Nasal Solar Dermatitis in Dogs
As the irritation continues hair falls out and the skin begins to ooze and crust. With continued exposure, the skin breaks down. In advanced cases the entire surface of the nose becomes ulcerated and the tip itself may disappear, leaving unsightly tissue that bleeds easily. Skin cancer may develop.
Symptoms include a lack of black pigment on the nose. With exposure to sunlight, the skin at the border between the muzzle and nose becomes irritated.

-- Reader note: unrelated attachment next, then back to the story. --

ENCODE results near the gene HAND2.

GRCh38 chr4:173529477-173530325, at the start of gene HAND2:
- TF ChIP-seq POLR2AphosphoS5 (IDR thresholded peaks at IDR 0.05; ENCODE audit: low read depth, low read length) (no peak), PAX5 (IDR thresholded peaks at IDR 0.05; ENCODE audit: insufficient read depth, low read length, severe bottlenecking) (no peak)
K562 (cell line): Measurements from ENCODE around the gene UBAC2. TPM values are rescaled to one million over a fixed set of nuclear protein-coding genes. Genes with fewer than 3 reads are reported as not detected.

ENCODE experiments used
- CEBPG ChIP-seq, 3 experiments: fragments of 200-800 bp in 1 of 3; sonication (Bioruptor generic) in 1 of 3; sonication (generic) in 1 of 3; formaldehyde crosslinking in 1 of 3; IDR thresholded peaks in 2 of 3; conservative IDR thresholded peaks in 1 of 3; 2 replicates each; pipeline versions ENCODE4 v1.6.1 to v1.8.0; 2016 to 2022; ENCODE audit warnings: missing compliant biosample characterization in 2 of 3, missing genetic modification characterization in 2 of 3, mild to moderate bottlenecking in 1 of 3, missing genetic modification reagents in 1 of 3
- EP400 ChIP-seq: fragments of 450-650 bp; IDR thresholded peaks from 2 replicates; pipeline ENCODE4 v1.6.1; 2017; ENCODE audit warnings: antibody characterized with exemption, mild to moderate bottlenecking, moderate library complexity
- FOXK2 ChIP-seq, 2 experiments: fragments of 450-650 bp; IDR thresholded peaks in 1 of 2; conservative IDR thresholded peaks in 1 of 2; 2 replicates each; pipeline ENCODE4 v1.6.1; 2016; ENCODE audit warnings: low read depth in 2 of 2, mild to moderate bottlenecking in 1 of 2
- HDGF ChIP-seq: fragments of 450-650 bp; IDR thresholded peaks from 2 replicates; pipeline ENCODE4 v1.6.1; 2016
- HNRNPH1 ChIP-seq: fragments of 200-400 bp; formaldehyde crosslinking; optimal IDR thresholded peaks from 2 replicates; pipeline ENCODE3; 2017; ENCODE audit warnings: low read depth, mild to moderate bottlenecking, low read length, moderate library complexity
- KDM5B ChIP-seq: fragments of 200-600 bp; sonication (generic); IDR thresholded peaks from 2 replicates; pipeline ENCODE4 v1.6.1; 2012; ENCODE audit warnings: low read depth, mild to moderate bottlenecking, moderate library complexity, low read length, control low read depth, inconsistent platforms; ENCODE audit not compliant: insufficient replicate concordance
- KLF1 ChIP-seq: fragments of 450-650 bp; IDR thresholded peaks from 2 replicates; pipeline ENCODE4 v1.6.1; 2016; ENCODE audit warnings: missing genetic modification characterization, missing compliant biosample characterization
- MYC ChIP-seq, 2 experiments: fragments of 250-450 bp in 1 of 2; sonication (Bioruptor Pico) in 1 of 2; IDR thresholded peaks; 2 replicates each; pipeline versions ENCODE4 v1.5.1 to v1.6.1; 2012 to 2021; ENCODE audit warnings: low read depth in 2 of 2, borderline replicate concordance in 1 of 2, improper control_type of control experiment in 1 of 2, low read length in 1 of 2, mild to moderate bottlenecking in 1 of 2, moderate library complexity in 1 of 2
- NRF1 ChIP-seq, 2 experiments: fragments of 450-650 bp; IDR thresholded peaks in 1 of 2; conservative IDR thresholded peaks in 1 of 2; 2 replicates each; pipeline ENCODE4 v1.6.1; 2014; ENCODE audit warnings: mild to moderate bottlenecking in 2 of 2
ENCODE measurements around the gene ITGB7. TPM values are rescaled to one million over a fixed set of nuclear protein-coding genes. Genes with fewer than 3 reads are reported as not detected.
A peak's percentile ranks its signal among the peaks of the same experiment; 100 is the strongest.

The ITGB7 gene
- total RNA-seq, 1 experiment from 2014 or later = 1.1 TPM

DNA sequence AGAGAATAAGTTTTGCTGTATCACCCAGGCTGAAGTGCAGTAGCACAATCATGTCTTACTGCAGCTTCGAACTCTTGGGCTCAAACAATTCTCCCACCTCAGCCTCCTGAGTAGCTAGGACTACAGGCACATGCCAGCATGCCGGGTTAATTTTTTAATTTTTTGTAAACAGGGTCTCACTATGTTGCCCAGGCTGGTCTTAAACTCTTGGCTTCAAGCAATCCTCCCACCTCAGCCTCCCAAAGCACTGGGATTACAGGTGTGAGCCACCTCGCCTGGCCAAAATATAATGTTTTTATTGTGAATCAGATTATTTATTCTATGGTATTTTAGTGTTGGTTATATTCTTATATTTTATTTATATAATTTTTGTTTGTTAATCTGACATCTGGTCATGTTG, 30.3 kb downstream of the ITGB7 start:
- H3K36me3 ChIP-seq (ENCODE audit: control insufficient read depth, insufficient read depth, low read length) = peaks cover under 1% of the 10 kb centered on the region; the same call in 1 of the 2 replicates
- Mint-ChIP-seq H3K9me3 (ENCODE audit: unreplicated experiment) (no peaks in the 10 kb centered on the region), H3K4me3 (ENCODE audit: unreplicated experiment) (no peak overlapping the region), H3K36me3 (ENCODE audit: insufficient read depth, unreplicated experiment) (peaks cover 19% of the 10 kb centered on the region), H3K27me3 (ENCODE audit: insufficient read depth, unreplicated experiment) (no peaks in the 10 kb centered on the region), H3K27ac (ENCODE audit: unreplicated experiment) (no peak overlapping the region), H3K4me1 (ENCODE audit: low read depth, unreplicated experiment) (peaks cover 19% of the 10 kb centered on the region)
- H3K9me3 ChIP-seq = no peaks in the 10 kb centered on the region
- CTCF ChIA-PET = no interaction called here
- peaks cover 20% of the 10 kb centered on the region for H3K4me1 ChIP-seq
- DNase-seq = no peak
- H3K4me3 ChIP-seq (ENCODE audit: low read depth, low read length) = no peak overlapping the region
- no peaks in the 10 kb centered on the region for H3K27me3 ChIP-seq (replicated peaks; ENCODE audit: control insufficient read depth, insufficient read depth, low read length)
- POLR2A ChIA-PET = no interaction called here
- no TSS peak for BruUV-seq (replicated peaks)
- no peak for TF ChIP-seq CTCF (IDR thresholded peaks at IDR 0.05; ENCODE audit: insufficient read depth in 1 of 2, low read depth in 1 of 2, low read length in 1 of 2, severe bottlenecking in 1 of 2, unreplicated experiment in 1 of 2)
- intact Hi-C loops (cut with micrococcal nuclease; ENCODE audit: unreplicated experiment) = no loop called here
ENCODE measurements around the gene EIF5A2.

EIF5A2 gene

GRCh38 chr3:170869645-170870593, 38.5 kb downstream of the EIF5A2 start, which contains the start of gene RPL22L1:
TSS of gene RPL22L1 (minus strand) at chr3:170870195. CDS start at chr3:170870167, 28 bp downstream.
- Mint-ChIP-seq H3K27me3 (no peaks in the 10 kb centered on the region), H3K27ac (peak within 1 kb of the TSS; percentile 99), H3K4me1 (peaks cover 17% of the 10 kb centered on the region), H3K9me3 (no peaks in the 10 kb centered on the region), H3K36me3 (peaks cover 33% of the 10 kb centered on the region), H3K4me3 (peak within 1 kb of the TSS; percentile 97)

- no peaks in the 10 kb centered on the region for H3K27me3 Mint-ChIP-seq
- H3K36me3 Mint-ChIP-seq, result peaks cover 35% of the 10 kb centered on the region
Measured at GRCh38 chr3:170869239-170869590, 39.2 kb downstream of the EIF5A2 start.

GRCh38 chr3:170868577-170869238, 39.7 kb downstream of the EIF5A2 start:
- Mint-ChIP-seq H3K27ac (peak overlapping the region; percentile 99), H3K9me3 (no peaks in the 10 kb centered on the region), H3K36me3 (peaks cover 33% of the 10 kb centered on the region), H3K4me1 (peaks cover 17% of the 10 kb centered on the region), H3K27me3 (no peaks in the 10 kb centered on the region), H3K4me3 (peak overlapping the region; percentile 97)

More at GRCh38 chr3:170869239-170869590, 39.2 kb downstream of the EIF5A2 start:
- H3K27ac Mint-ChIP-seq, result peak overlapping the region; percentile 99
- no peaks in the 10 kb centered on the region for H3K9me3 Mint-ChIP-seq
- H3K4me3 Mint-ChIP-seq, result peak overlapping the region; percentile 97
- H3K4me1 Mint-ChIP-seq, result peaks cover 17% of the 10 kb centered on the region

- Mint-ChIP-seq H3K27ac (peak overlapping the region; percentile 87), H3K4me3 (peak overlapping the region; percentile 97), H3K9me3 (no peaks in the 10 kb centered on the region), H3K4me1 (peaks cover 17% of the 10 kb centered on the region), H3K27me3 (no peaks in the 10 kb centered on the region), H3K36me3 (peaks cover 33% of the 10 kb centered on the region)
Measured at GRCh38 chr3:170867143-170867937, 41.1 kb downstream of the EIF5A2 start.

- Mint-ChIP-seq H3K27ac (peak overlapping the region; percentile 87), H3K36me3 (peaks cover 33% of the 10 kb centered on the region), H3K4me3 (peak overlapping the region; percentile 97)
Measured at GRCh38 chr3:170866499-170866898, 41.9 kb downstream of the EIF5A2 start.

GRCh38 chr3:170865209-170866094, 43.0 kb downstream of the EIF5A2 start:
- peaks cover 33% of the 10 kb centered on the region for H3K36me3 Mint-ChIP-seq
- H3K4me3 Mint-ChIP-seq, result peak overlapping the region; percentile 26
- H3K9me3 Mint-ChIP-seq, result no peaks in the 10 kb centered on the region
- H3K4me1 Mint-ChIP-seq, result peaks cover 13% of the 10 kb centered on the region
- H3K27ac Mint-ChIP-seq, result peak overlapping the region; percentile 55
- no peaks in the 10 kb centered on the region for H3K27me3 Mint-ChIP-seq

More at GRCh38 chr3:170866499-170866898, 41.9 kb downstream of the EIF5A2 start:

Nasal solar dermatitis commonly affects Collies, Australian Shepherds, Shetland Sheepdogs, and other related breeds. It is caused by lack of pigment on the nose and prolonged exposure to the ultraviolet rays in sunlight. Lack of pigment is hereditary in some dogs, but it can be acquired through skin diseases and scarring.
Treatment and prevention includes keeping your dog indoors when it’s sunny outside and/or applying sunscreen or medicated ointment in order to reduce discomfort.